If all goes according to plan, this will add more than half again to the volume of water that is already diverted into the Vaal River System. More precisely, it will add another 14.9 cubic metres per second to the current flow rate, according to figures provided to Africa in Fact by the Lesotho Highlands Water Commission.
The agreement is a vital part of the South African government’s vision for long-term water security. This explains why Edna Molewa, the water affairs minister, said that she is confident that South Africa is not going to run out of clean water any time soon. “Our water strategy and our plans for the future are all geared towards sustainability and security of supply,” she said.
The project is just as important for Lesotho, if not more so. LHWP royalties in 2011–2012 accounted for 5.9% of the government’s total revenue, according to the finance ministry (and some 2.7% of gross domestic product according to Africa in Fact’s calculations). This does not include any of the taxes and customs duties generated by the project, which would have added up to another tidy sum.
So, it is all good news, right? South Africa gets the water it needs; Lesotho gets the money it needs; and everyone is happy?
Not quite. Political scientist Jo-Ansie van Wyk of the University of South Africa has written about the regional security implications of the ever-increasing cooperation between the two countries. She has a few concerns.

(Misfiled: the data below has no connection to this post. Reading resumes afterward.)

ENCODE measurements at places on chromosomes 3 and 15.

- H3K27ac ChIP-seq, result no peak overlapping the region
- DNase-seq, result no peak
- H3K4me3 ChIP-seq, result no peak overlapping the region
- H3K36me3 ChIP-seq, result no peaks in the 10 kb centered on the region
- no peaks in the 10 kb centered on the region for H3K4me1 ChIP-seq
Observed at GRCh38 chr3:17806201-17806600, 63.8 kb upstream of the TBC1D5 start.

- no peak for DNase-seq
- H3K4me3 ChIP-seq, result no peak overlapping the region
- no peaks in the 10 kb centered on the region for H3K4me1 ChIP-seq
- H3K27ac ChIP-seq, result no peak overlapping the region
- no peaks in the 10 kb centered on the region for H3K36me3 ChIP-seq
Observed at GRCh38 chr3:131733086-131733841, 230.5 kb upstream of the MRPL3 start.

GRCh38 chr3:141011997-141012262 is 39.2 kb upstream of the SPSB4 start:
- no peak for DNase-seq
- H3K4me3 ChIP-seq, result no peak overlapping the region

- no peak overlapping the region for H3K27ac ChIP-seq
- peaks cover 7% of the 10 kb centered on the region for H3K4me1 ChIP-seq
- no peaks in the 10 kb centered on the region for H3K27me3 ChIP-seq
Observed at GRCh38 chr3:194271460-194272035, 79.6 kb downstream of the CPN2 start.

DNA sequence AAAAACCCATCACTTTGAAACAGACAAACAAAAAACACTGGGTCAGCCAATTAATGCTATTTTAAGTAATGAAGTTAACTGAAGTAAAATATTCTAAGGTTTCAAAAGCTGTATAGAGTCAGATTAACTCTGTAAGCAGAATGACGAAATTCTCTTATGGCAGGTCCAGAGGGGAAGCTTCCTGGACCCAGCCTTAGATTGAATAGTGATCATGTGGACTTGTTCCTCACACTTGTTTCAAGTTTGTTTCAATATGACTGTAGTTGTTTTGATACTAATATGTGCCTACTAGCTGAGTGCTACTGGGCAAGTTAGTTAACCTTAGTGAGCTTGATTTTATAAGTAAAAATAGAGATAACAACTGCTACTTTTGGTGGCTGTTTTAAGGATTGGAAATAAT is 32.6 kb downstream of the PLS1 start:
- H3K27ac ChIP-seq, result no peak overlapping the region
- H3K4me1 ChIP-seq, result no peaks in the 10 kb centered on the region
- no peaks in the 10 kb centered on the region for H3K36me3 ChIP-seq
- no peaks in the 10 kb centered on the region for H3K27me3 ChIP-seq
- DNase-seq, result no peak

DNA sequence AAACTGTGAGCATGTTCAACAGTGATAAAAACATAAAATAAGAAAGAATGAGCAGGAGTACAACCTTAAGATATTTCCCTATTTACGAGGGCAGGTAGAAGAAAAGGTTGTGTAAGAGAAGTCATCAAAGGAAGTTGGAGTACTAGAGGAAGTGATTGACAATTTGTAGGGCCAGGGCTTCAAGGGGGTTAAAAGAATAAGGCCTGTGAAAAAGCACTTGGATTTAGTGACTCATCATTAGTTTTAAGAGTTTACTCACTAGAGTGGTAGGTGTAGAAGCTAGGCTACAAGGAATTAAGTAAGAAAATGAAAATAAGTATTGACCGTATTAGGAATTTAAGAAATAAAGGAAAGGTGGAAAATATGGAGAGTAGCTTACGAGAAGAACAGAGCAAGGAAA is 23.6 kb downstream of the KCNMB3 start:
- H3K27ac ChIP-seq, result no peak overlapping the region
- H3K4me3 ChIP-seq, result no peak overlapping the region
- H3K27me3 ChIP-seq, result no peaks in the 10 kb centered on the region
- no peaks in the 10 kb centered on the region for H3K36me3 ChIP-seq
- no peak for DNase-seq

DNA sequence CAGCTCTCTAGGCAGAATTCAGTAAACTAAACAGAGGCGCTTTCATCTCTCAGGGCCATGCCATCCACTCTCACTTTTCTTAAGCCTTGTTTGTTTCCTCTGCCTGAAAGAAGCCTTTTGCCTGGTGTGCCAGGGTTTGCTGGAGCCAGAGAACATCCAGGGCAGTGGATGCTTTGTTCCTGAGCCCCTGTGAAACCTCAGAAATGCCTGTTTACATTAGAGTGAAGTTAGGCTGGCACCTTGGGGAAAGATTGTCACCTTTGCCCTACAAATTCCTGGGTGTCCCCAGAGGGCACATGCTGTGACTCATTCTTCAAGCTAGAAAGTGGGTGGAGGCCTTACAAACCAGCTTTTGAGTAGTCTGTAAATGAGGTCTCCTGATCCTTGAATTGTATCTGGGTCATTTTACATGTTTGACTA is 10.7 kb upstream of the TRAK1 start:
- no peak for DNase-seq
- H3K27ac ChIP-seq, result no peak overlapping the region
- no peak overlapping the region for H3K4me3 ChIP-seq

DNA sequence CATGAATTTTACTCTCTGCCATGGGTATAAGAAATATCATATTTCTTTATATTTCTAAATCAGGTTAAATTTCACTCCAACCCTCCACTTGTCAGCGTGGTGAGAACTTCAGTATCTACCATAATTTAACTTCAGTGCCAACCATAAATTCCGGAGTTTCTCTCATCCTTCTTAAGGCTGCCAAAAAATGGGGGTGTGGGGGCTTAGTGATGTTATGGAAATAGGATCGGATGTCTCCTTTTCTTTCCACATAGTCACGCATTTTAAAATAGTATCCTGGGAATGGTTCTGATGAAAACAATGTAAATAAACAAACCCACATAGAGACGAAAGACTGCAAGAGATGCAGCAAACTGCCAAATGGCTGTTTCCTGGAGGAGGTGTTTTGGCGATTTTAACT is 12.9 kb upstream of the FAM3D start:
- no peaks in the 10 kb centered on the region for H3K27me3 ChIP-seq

“The primary regional security implication of projects such as this is that states become more dependent on other states,” she told Africa in Fact. “In the case of South Africa, we are increasingly dependent on Lesotho for water.
Therefore, our responses to insecurity in Lesotho are almost hyper-responses. Anything that threatens our water supply makes Pretoria sit up straight.” Ms Van Wyk lists South Africa’s 1998 invasion as a case in point.
“Secondly, these projects are often associated with widespread corruption, which can undermine both SA [South Africa] and Lesotho’s international standing,” Ms van Wyk added. “Thirdly, Lesotho’s political environment has been unstable for some time. Local actors may want to use the project to attract the attention of the governments of Lesotho and SA. I visited the Katse Dam a few years ago and was surprised to see how little security there had been at the dam and the surrounding village.”
Of these three issues, corruption is probably the most pressing. Ms van Wyk describes the project so far as a kind of “liquid arms deal”. This is in reference to South Africa’s notoriously corrupt Strategic Defence Acquisition in 1999, in which a number of high-profile South African leaders have been implicated in major financial irregularities during the tender process.